Just now, I have already visualized a rolling-shutter-detection technique (that the TestUFO Lag Tester may enforce).
Just like my inventions of pursuit camera and frame skipping detector (which may also be built-in to the TestUFO lag tester, to more easily discard bad lag numbers), I'm able to invent various kinds of accuracy-verification mechanisms usable by a web browser.
TestUFO is shockingly brilliant because of the accuracy-verification techniques I've invented (including heuristics to self-detect whenever Chrome Browser stutters) -- it is the world's most trusted browser based web test.
With such position in Blur Busters, comes extreme responsibility in launching a TestUFO lag test that is as equally difficult to use as SMTT. And enforcing the user to do a rolling-shutter verification test built into the lag test, preferably in the same photograph as the lag test
(so publicly posted photographs can be quickly discarded if it shows any one of the following: scanout-distortion error indictor, the exposure-too-long error indictor, or the frameskipping error-indicator ... I intend to build ALL indictators into the SAME photograph! Not an easy engineering feat, but my brain has successfully come up with all error indicators)
I am able to mentally emulate new TestUFO tests in my brain (Just like some people have photogenic memory, I have the ability to emulate a motion test in my human brain long before it has been developed. That's how I invented Sync Track, as well as the optical illusions at www.testufo.com/eyetracking nd www.testufo.com/persistence ...amongst other tests)
To protect Blur Busters reputation,
Blur Busters does not want to pollute the Internet with incorrect latency tests.
There shall be no exceptions.
PERIOD. FULL STOP.
That's why TestUFO is stupendously strict about error-margin-embedding-into-photos (stutter detector indicator, etc) -- it's part of the TestUFO Magic Sauce.
Simply putting the monitors side by side, photographing landscape, and backing away from the monitor so that both monitors only fill 1/4th the height of the photograph, allows a 1/240sec rolling shutter to become a ~1/1000sec rolling shutter. That's because it takes 1/4th the time to rolling-shutter 1/4th picture height.
The scanout error-verifier needs to embed itself into the resulting TestUFO Lag Test photograph -- so if a user photographs too close, it will show. The user can just simply back further away from the monitor, and photograph again. Voila.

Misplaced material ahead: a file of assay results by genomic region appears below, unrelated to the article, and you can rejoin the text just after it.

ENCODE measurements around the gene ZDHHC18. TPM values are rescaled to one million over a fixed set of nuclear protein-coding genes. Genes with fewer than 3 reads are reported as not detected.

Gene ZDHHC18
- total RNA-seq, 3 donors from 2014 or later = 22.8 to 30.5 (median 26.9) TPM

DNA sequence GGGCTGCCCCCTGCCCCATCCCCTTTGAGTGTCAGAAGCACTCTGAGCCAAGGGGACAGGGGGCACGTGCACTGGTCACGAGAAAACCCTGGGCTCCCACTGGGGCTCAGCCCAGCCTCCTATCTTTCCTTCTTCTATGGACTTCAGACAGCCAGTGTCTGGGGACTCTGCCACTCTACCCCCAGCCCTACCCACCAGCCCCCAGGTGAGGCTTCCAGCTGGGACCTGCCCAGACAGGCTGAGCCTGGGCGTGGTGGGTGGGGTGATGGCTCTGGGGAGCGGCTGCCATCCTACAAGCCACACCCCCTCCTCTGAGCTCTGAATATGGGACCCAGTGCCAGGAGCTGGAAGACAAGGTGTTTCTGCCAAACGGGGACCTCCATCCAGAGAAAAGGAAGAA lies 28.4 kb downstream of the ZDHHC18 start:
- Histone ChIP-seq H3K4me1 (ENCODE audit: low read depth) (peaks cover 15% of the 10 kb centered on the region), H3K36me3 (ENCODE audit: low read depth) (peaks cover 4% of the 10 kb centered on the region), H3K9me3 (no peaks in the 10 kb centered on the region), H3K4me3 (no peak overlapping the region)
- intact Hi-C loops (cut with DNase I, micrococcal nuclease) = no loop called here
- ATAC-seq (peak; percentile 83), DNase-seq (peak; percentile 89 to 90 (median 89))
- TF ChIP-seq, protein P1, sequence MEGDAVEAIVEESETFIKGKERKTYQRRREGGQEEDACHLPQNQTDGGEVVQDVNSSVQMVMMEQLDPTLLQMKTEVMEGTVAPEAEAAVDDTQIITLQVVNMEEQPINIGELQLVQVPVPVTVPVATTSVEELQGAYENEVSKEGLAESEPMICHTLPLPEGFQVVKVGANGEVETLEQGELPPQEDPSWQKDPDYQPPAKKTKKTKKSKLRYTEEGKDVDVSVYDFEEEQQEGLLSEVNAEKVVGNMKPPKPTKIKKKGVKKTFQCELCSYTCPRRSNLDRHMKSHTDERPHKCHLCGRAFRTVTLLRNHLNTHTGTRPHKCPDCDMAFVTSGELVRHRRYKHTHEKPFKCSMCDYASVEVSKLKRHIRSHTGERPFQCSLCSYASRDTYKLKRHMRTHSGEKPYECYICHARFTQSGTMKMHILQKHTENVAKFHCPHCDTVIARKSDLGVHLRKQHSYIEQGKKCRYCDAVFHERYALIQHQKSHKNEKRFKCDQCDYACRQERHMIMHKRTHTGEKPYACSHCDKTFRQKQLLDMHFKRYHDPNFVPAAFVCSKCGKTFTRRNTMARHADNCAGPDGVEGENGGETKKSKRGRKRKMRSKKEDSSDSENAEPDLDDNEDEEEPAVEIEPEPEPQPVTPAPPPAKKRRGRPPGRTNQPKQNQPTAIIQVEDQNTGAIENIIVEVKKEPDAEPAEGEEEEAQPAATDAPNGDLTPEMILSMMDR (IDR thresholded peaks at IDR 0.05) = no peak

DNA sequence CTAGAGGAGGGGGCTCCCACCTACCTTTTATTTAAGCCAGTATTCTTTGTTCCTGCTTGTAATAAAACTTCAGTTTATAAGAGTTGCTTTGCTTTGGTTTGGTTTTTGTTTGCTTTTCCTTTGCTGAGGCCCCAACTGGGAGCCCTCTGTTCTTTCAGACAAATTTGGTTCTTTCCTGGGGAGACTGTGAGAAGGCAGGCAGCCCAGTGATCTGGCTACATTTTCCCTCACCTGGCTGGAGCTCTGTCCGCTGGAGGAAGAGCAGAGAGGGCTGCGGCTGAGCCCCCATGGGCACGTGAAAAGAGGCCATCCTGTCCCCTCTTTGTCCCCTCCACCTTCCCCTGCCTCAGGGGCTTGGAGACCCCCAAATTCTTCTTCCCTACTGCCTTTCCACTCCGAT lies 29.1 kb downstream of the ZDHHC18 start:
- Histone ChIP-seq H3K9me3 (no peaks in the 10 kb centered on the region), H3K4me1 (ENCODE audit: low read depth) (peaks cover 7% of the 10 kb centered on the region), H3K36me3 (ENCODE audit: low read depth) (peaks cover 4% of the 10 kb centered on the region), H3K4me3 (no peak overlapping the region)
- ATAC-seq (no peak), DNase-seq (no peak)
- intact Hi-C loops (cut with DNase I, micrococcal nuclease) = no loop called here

The error margin is measurable, so
IF photo doesn't have browser skipping (existing TestUFO stutter alarm)
AND IF photo doesn't have frameskipping (single-refresh version of existing test )
AND IF photo doesn't have exposure-too-long indicator (new TestUFO error verifier)
AND IF photo doesn't have scanout distortion indicator (new TestUFO error verifier)
THEN TestUFO Lag Test is likely valid (with caveats)
All embedded in the SAME photograph (thanks to my mental ability to emulate TestUFO test in my brain long before I create them)
I can then easily dismiss those bad photographs. TestUFO stays trustworthy as a result!
My visualization of a modified frameskip test is a single-frame detector (not multiframe detector) since photographing will overlap only 2 refresh cycles, and I just need to verify that they're both adjacent refresh cycles on both displays. This may miss frameskips that occur in non-displayed refreshes for large lag differentials (e.g. monitor A showing fragments of frame #1/#2 and monitor B showing fragments of frame #4/#5) but as long as portions of all contiguous frames (#1/#2/#3/#4), fragmented on either display, then a frameskip almost certainly didn't happen, and repeat photographs will easily reconfirm consistent lag differentials for sample-and-hold displays.
There are other error margins, such as latency induced by mirroring (which may be an active repeatering operation, or an active GPU driver operation), but most of this can be caught by simply swapping the two physical monitor connections afterwards and re-testing, making sure that multimonitor numbers correctly invert (2 becomes 1, and 1 becomes 2) when you re-plug, before re-mirroring. Typically, most of the "mirroring lag error" can be caught this way.
There are additional black-box limitations, like if you're comparing a HDMI-only display versus a DisplayPort-only display, but even the GPU mirror lag can be pre-verified with a couple of duplicate DP displays or HDMI displays -- the mirror lag is often less than 1ms in many cases nowadays, but more testing is needed to verify if that's consistent throughout many high-performance GPUs. We're mainly interested in lag differentials (A versus B) so a fixed mirror lag for both displays is fine, since it becomes equal lag offsets.
This is in addition to my new SMTT-matching algorithm that I've come up with, that allows replicating SMTT with simple VSYNC ON (framerate=Hz motion, rather than 1000fps VSYNC OFF). It's still important to remind users that this is a mainly latency-differential test (A versus B), rather than an absolute-latency test, though a CRT is frequently used as a zero-lag reference, to determine absolute lag with a lag-differential algorithm like SMTT.
Blur Busters prefers to release a different lag test before releasing the TestUFO lag test
However, I prefer to release the commercial Blur Busters lag-testing hardware accessory, before I release this TestUFO lag test. For now, we use the accessory as part of testing monitors internally for the Blur Busters Approved programme (kind of an internal private beta test).